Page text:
At two schools in Portsmouth, NUT members have taken the initiative to combat their pupils’ poverty, reports The Teacher. But they are having to fork out their own money to meet the costs.
The Primary School
‘I was talking to teacher friends the other day and we estimated we spend £100 a term of our own money on non-curriculum related materials for students,” says one teacher at the primary school. Fruit is delivered for free nationally for reception and KS1 children, but teachers at the Portsmouth primary make sure all children have access to fruit by bringing it in themselves.
In addition, teachers often end up buying shirts and underwear for children who are wearing the same clothes Monday to Friday. Teachers get the children to change and then take the clothes home themselves to wash overnight, as the parents cannot afford to do so.
Meanwhile, school meals staff are quietly asked to give larger lunch portions to some children as ‘it might be the only thing they eat all day’ – something that has to be done “very discreetly”. The teacher says: ‘We don’t make a fuss of it. We just do it.’
The Secondary School
‘Poverty is a serious problem at our school. These are the kids who often turn up late, and late means the other kids notice and they get bullied. They’re often hungry and therefore disruptive in class because they can’t concentrate,’ a teacher explains.
Poverty is so endemic at this Portsmouth school, and government funding so little, that teachers now fund a breakfast club for all pupils from their own wages. Each teacher pays in £6 to £10 a month to fund it, as well as bringing in boxes of cereal or milk for the children to make sure there’s always enough. It has now been going for 18 months and the difference is astonishing.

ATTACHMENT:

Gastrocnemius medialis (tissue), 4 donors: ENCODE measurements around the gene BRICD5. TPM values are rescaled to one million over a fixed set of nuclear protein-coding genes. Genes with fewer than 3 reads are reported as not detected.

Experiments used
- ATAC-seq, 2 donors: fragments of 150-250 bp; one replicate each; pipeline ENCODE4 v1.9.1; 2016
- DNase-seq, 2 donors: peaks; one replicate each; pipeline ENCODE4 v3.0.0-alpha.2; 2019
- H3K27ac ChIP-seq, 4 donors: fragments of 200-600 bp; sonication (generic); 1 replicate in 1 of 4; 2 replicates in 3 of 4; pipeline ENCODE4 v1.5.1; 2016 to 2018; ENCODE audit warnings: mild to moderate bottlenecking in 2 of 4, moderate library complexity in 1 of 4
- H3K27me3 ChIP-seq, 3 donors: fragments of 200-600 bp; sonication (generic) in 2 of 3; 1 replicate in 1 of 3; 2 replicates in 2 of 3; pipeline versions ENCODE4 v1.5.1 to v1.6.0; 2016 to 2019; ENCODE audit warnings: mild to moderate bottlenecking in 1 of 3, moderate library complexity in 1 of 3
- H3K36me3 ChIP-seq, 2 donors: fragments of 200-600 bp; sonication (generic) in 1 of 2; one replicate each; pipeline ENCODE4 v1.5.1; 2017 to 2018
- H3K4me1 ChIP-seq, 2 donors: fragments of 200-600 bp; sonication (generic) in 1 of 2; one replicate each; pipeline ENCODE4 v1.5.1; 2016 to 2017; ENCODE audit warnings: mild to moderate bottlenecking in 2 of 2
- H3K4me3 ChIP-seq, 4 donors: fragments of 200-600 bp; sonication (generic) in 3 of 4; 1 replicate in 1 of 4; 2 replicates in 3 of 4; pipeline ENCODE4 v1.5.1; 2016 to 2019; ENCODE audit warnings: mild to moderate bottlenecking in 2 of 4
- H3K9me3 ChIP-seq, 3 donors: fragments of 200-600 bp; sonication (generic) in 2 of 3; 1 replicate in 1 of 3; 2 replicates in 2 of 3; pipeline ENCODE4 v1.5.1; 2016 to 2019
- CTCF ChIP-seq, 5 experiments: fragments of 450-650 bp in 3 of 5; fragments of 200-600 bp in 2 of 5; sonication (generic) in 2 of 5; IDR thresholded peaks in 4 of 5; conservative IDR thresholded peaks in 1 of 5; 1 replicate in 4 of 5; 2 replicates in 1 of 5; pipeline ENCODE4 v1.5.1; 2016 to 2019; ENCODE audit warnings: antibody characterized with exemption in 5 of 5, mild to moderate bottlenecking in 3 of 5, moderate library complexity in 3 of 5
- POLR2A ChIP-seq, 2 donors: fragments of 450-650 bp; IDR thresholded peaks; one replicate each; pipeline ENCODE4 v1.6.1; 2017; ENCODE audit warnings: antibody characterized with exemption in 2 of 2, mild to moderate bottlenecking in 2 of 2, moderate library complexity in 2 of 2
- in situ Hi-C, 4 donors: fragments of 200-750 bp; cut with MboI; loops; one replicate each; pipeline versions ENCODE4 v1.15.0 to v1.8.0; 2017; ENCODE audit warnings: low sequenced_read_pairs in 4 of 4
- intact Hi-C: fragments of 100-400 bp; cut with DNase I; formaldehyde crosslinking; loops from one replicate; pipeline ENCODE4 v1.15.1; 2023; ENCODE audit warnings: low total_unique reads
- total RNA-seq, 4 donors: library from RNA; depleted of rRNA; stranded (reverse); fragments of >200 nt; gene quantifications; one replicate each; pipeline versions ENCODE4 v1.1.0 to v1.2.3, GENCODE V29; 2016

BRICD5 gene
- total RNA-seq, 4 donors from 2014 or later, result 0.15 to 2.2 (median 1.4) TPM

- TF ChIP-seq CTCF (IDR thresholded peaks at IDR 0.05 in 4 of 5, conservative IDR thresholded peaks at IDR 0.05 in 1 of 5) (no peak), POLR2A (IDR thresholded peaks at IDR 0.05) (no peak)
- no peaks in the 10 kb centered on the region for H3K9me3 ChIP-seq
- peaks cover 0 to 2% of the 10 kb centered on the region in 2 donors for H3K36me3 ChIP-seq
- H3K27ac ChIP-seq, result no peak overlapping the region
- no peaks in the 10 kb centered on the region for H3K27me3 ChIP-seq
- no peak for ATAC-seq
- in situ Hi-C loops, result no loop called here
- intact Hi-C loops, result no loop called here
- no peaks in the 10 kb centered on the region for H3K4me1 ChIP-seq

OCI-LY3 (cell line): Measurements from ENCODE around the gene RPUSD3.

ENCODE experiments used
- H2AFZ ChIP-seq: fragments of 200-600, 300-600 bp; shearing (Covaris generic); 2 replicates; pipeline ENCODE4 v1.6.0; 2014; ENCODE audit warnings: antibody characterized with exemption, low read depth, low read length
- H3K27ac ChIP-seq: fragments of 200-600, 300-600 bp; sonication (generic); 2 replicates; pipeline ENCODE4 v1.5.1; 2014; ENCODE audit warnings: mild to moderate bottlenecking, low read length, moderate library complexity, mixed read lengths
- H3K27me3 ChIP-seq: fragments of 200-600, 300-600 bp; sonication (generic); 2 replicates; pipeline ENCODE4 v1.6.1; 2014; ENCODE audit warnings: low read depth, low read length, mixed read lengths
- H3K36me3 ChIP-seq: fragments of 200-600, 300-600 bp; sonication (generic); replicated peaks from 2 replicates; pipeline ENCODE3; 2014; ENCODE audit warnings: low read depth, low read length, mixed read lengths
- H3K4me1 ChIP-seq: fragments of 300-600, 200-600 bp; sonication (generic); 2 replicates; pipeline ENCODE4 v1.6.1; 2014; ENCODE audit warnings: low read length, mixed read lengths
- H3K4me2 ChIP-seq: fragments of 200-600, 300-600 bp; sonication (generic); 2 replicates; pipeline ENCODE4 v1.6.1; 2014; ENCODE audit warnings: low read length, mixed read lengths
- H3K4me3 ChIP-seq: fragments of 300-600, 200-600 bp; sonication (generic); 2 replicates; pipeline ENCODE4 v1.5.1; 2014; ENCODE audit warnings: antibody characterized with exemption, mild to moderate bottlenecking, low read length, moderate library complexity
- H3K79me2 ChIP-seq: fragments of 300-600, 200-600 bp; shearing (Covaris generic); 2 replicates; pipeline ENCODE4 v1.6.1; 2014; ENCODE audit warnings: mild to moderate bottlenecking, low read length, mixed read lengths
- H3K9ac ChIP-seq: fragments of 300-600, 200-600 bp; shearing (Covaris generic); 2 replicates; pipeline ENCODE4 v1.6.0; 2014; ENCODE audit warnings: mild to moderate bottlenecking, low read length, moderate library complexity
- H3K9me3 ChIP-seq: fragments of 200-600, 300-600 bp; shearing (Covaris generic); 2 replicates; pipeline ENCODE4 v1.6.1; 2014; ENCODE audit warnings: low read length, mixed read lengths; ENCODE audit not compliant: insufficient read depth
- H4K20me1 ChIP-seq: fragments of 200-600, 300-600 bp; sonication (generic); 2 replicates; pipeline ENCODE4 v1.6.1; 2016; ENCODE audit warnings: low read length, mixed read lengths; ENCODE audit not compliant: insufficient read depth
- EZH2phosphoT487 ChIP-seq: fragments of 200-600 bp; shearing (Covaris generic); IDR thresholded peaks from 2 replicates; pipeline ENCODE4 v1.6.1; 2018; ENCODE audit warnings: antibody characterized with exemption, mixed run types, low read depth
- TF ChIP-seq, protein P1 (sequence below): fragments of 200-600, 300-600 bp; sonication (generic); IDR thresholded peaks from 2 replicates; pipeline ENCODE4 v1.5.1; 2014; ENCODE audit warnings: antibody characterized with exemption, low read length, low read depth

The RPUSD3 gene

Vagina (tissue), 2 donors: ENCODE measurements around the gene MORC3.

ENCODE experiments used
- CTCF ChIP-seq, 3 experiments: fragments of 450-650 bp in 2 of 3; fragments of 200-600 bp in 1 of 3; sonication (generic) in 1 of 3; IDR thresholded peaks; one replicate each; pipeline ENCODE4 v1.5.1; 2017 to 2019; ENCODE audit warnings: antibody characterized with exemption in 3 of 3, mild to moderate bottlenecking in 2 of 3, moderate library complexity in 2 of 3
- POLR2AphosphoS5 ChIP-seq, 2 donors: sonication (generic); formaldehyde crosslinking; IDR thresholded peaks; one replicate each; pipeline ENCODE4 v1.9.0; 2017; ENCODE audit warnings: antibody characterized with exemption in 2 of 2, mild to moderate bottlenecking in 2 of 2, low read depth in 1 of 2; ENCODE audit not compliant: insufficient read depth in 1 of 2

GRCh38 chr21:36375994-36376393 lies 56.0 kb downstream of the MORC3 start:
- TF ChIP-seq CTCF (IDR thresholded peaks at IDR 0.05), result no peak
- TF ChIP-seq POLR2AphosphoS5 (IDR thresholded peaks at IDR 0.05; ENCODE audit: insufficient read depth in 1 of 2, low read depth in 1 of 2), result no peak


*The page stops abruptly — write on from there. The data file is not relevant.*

‘The children are definitely more productive,’ the teacher says. Children are now in school from 8.15am and because it’s not just the children on free school meals who attend, the stigma has been removed. The struggling children are in on time and already integrated with the other members of their class.
‘We might not be spending money on traditional academic resources but ultimately I think if someone feels involved and cherished by the school they feel better.’
Money’s too tight to mention
As teachers use their own cash to stop children going hungry, the NUT is stepping up efforts to understand and tackle the poverty problem.
Poverty blights the lives of millions of children in the UK – and teachers, who see its effects in the classroom every day, are going to extraordinary lengths to help.
The stats are already shocking – 3.5 million children live in poverty – and they are rapidly getting worse. By 2020, the number of children living in poverty is expected to hit 4.7 million.
Our case studies below show just how deeply NUT members are digging into their own pockets, spending up to £100 a term to ensure their pupils are adequately fed and clothed.
These teachers – and others like them around the country – are generously providing a discreet lifeline for their students, but one that should not be needed in one of the world’s richest countries.
A worrying 85% of teachers have seen an increase in the number of children coming to school hungry, says NUT General Secretary Christine Blower. ‘That should simply not be the case.’
She adds: ‘Children’s learning is affected when they are hungry and, along with their amilies, are coping with the stresses and strains of poor housing and lack of spending money.’